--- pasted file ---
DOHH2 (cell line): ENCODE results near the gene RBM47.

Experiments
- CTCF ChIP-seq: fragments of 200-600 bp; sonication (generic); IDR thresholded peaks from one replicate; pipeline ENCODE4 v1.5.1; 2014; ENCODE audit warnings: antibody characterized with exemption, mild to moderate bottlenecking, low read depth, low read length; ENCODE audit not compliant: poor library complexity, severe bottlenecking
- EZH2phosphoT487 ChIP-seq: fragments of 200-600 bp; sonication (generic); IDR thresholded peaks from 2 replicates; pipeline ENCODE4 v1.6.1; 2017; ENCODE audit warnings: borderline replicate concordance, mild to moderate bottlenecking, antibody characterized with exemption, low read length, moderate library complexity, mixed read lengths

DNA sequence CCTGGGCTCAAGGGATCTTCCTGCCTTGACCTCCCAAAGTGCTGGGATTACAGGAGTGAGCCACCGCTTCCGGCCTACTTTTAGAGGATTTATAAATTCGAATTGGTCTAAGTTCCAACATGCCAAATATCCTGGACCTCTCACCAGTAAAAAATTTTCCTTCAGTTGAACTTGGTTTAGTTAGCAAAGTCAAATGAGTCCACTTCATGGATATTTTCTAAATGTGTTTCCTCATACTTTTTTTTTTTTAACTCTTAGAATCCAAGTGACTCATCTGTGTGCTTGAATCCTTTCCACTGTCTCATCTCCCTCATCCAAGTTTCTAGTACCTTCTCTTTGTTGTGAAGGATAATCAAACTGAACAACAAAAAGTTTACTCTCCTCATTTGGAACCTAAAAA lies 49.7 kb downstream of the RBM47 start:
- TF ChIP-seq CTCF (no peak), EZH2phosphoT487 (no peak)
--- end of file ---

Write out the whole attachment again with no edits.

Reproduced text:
DOHH2 (cell line): ENCODE results near the gene RBM47.

Experiments
- CTCF ChIP-seq: fragments of 200-600 bp; sonication (generic); IDR thresholded peaks from one replicate; pipeline ENCODE4 v1.5.1; 2014; ENCODE audit warnings: antibody characterized with exemption, mild to moderate bottlenecking, low read depth, low read length; ENCODE audit not compliant: poor library complexity, severe bottlenecking
- EZH2phosphoT487 ChIP-seq: fragments of 200-600 bp; sonication (generic); IDR thresholded peaks from 2 replicates; pipeline ENCODE4 v1.6.1; 2017; ENCODE audit warnings: borderline replicate concordance, mild to moderate bottlenecking, antibody characterized with exemption, low read length, moderate library complexity, mixed read lengths

DNA sequence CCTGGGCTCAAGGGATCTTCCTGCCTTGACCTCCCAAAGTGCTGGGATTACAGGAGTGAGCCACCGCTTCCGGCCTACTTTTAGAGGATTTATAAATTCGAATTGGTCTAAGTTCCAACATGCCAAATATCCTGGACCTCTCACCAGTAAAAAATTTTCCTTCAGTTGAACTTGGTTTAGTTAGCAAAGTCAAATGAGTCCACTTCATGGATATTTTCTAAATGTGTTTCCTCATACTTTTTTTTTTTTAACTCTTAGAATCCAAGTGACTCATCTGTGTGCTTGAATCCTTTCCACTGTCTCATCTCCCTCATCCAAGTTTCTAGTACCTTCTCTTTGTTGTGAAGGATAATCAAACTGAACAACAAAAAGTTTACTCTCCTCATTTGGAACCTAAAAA lies 49.7 kb downstream of the RBM47 start:
- TF ChIP-seq CTCF (no peak), EZH2phosphoT487 (no peak)